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Last month we released our latest trend report, “What the Sharing Economy Means to the Future of Travel“, the most definitive report ever done about the effect of sharing economy in the travel industry, and learnings for incumbent players in the travel industry to avoid disintermediation. Below is an extract from the report. Get the full report here.
In their 2011 book “What’s Mine Is Yours: The Rise of Collaborative Consumption“, Rachel Botsman and Roo Rogers identified technology, cost consciousness, environmental concerns, and a resurgence of community as the main drivers of the sharing economy. Dutch academic Pieter van de Glind confirmed this in a survey.
“Practical need, financial gains and receiving praise from others are the main extrinsic motives. The main intrinsic motives are social and environmental. Besides motivational factors, networks, (social) media and recommendation prove to be explanatory factors for the willingness to take part in collaborative consumption,” he writes.
Several major economic, social and technological changes that came about in the later part of the last decade made the sharing economy grow into a significant part of the travel industry.
Americans and Europeans know that relatives who lived through the Great Depression had a skill for thrift. People who deal with lean times tend to waste as little as possible, and reuse disposable items that others may throw away without a thought. This current generation of travelers who experienced the late 2000s economic collapse and subsequent fiscal austerity are similarly price and efficiency-conscious — but they have the tools to connect owners of transportation and space to those who need it.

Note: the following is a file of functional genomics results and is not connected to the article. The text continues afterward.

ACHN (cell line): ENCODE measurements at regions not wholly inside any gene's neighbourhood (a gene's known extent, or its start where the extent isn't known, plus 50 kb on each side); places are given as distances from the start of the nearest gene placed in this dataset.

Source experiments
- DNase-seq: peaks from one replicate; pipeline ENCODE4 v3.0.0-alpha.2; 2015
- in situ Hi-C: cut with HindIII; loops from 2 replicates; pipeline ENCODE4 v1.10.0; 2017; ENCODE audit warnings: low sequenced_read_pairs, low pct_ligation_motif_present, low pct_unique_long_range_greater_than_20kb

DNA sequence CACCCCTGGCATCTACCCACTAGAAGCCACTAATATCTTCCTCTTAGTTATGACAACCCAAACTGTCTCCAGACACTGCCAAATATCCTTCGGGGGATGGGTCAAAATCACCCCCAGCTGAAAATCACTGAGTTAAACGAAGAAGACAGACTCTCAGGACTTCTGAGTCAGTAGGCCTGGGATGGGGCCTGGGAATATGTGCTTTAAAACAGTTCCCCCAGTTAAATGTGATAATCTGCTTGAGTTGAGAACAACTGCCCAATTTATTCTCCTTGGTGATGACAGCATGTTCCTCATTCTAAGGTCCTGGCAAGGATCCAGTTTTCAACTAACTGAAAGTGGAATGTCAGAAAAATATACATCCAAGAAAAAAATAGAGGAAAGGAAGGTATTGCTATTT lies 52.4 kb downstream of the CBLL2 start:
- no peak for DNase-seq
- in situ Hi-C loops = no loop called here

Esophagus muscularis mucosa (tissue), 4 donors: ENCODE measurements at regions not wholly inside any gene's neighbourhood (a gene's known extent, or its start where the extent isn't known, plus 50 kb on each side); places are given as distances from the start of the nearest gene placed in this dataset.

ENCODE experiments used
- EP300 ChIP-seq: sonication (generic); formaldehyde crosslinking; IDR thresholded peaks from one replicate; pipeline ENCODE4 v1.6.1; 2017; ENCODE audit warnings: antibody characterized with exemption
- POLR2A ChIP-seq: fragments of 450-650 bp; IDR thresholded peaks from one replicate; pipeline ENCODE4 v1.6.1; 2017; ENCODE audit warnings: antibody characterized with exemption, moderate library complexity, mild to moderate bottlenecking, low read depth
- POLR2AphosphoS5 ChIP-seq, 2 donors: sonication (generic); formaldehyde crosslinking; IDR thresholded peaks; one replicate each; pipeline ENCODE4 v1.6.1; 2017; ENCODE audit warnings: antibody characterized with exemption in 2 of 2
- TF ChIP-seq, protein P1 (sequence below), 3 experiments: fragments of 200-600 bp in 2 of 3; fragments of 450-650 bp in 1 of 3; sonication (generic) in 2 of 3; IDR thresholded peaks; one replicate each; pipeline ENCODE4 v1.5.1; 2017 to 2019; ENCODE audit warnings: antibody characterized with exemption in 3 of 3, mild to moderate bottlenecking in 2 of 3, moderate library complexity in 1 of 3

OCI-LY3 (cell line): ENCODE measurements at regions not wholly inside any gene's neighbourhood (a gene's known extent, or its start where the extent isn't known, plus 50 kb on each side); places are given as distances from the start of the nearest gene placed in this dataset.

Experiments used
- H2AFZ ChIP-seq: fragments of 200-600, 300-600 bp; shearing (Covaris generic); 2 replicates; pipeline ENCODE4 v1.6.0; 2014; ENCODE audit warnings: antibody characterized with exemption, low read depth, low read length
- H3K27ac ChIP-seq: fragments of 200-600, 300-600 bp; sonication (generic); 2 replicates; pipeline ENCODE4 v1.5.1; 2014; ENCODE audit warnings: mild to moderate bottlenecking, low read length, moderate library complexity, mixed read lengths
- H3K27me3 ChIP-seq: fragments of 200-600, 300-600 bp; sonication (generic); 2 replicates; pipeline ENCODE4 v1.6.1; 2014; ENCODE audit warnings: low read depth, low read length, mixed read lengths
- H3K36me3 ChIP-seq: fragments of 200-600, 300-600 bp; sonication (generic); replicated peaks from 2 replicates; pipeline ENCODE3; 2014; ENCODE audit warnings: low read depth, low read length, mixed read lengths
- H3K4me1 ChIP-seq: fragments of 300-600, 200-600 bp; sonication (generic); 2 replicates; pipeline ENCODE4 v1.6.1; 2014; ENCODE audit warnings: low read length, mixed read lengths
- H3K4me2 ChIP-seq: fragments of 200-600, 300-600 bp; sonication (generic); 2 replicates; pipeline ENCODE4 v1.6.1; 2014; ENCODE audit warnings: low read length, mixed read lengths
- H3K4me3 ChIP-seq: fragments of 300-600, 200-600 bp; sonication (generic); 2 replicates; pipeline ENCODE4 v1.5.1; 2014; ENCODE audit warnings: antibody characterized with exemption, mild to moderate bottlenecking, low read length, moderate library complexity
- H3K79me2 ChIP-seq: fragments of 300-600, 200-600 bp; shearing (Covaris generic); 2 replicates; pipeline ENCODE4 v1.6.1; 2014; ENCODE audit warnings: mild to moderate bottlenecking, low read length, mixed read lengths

“Renting and sharing allow us to live the life we want without spending beyond our means. Not all of it is intentional, mind you: low cash flow (or none at all) is most certainly driving many customers to rent rather than buy,” says Sarah Millar at Convergex Group, a brokerage. “Many of the sharing and rental services you can find on the Internet, for example, were founded between 2008 and 2010 – that’s not a coincidence.”
Academic studies of attitudes and motivations for participating in collaborative consumption point to economic benefits as the main driver. Juho Hamari and Antti Ukkonen of the Helsinki Institute for Information Technology found that money-saving is more prevalent for motivating people to participate.
“[Collaborative consumption] has been regarded as a mode of consumption that engages especially environmentally and ecologically conscious consumers. Our results, however, suggest that these aspirations might not translate so much into behavior as they do into attitudes,” they write.
Even those who aren’t directly affected by the rise in unemployment in rich countries since 2007 are eager to find ways to save on travel. While incomes stagnated, households had extra pressures such as mortgage debt, while the younger population in America struggles to pay off student debt. Meanwhile, gas prices, and therefore, airfare increased and hotel rates stayed the same. The growth of the sharing economy took place alongside declining rates of home and car ownership in the United States and Europe. The generation that came of age indebted may aspire to ownership, but it is willing to settle for access to such things instead.
Such travelers are more aware of idle or excess assets. Sharing allows owners to make money from their idle cars, reducing the cost of ownership, and gives potential car renters another option that is usually cheaper than a mainstream car rental. Thus, sharing expands options and helps people save money. A study sponsored by Airbnb found that 60 percent of adults agree that “being able to borrow or rent someone’s property or belongings online is a great way to save money.”
Another economic trend that contributed to the growth of the sharing economy is the prevalence of venture capital to fund the startups that champion the concept. According to a study of 200 collaborative consumption startups by Jerimiah Owyang at Altimeter Group found that they have enjoyed a collective $2 billion influx of funding. The average funding per company was $29 million. This enabled these new companies with novel business models reach a wide audience and grow very quickly.
For more analysis, get the full report here.